Customer Data: A Key to Banks’ Loyalty Program Success
A longtime partner to major financial services brands, Kobie Marketing has always had a strong position on banks’ need to improve their quality of program engagement. Today’s hyper-connected consumers want a seamless omnichannel experience offering more than gimmicks and one-time sign-up perks. A recent Datamonitor survey “Customer Loyalty in Retail Banking: Strategies for Success” features Kobie’s insights on banks’ options for driving customer loyalty, which I have included below.
Loyalty is a complex emotional state and according to Datamonitor, improving retail banking loyalty involves a three-pronged approach:
- A greater focus on customer service – Banks must shift from product selling to customer-centric need fulfillment. Proper staff training and advanced analytics enable banks to boost their reputations by providing individualized service and an improved loyalty experience.
- Rewards differentiation to stand out from the competition – Focusing on rates and prices is shortsighted and undermines the usual tactic of introductory bonus rates. Instead, banks must make their customer rewards programs more engaging through account customization and tiering. Transaction-based rewards will encourage greater use of personal accounts, driving loyalty.
- Channel proliferation opens new prospects for engagement – Mobile enables banks to be constantly present in their customers’ lives while social media brings banks closer to their customers. Branches will play an increasingly important role in promoting closer relationships.
Don’t Let Big Data Get too Big
Identifying the need for these changes is a great first step, but what is the connective tissue that links these together; allowing banks to implement loyalty-promoting measures? It comes back to the importance of certain data characteristics: e.g., collected amounts, their sources and the volume processed. Too much of a good thing – especially qualitative, unstructured data from external sources like social media – can easily backfire.
Although such sources can yield valuable longer-term information, banks and financial services brands should focus on easily quantified, structured data for now, as this will have a much more immediate impact on customer service. Banks should avoid becoming too preoccupied with generating and amassing data from multiple sources, as they risk becoming overwhelmed with information that is peripheral, not genuinely useful.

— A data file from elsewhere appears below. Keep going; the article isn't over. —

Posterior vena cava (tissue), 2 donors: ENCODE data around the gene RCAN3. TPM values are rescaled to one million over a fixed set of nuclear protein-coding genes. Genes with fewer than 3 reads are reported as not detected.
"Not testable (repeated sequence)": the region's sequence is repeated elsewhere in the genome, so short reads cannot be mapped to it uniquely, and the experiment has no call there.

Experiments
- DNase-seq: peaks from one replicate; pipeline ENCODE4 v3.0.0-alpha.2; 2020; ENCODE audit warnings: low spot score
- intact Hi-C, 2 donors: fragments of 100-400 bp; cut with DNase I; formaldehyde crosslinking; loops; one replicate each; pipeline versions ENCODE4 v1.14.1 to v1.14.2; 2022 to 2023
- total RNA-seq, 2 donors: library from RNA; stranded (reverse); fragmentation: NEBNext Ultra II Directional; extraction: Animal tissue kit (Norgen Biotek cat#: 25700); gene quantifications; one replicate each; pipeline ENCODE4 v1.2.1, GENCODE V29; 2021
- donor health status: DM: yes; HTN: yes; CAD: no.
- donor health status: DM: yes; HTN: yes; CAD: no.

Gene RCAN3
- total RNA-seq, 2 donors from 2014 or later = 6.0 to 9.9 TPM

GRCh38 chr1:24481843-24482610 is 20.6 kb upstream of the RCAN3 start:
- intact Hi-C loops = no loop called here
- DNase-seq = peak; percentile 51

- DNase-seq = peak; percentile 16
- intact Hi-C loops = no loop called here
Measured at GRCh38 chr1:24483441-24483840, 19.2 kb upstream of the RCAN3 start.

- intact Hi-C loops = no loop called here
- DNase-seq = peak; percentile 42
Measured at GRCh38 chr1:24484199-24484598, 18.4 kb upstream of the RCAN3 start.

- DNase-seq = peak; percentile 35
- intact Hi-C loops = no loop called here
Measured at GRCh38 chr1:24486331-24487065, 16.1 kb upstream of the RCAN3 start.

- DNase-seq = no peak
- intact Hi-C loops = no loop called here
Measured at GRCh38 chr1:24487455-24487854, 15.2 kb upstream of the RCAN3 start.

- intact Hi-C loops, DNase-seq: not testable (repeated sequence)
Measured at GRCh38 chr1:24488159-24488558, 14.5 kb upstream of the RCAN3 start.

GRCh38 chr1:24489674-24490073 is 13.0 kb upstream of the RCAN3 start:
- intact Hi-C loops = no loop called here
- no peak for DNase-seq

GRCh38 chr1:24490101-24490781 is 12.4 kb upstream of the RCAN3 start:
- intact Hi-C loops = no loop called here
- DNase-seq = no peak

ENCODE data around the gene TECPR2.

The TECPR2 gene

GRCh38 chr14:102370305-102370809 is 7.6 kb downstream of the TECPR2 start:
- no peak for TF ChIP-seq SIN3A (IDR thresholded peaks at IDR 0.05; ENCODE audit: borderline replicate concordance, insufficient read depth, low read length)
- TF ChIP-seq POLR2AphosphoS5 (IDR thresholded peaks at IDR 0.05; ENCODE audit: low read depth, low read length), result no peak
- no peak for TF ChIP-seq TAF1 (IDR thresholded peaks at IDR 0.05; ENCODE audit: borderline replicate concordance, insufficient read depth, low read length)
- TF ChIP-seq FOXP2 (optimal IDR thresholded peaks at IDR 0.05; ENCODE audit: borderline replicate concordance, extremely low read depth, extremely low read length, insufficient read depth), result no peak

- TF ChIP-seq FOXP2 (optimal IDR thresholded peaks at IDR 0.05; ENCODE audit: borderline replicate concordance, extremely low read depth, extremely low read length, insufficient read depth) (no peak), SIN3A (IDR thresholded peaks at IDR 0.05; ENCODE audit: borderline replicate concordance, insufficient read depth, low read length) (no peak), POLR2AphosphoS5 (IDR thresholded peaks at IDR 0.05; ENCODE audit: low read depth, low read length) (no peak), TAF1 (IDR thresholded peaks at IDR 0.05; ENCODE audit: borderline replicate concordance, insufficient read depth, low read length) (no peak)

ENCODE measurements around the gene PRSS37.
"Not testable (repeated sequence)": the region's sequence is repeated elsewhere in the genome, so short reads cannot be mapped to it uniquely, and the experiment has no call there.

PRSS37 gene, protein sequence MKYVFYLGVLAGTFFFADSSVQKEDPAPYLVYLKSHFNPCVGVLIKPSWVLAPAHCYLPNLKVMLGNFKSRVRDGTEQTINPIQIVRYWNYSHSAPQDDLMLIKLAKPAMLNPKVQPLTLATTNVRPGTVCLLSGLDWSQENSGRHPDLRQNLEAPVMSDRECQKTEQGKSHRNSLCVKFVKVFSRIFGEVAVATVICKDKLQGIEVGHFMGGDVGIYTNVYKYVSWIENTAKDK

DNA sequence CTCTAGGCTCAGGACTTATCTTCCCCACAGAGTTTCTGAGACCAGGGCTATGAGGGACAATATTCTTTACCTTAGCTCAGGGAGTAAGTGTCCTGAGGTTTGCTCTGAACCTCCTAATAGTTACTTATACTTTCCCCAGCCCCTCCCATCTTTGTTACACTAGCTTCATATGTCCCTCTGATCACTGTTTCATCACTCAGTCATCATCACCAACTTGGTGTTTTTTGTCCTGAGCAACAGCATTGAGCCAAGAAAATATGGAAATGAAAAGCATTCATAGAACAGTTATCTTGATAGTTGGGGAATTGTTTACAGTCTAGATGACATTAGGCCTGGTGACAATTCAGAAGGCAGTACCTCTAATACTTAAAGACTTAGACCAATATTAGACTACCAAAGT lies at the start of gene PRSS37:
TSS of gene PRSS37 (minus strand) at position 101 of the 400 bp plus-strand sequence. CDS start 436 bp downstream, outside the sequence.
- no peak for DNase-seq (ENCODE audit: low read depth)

Data that can be clearly linked to behavioral and attitudinal drivers of loyalty such as hard numbers on demographics, product holding, channel usage and transactions, should be prioritized. By looking at all these data, banks can build holistic, 360-degree customer views, gaining a fuller understanding of their financial requirements.
Big Data, Baby Steps
Once banks have mastered the use of internally-generated data, partnerships with companies in other verticals – such as retailers and entertainment – can be formed, allowing further access to high volumes of customer data and business insights.
Case in point: Citizens Bank runs a large number of branches within retail stores – including approximately 170 operating inside Stop & Shop supermarket outlets. The bank is starting to make use of Stop & Shop’s detailed customer transactional data helping the bank fill gaps in its customer debit card information that go beyond transaction times, locations and total value.
Even with restrictions on how they can use customer data, banks still have plenty of opportunities to leverage it for a more complete picture of customers’ wants and needs. It’s an invaluable tool that can elicit desired reciprocal and status-based behaviors – driving long-term engagement.
How else can banks drive customer loyalty while not being overwhelmed by the data they collect? Share your thoughts in the comments below or email us at email@example.com.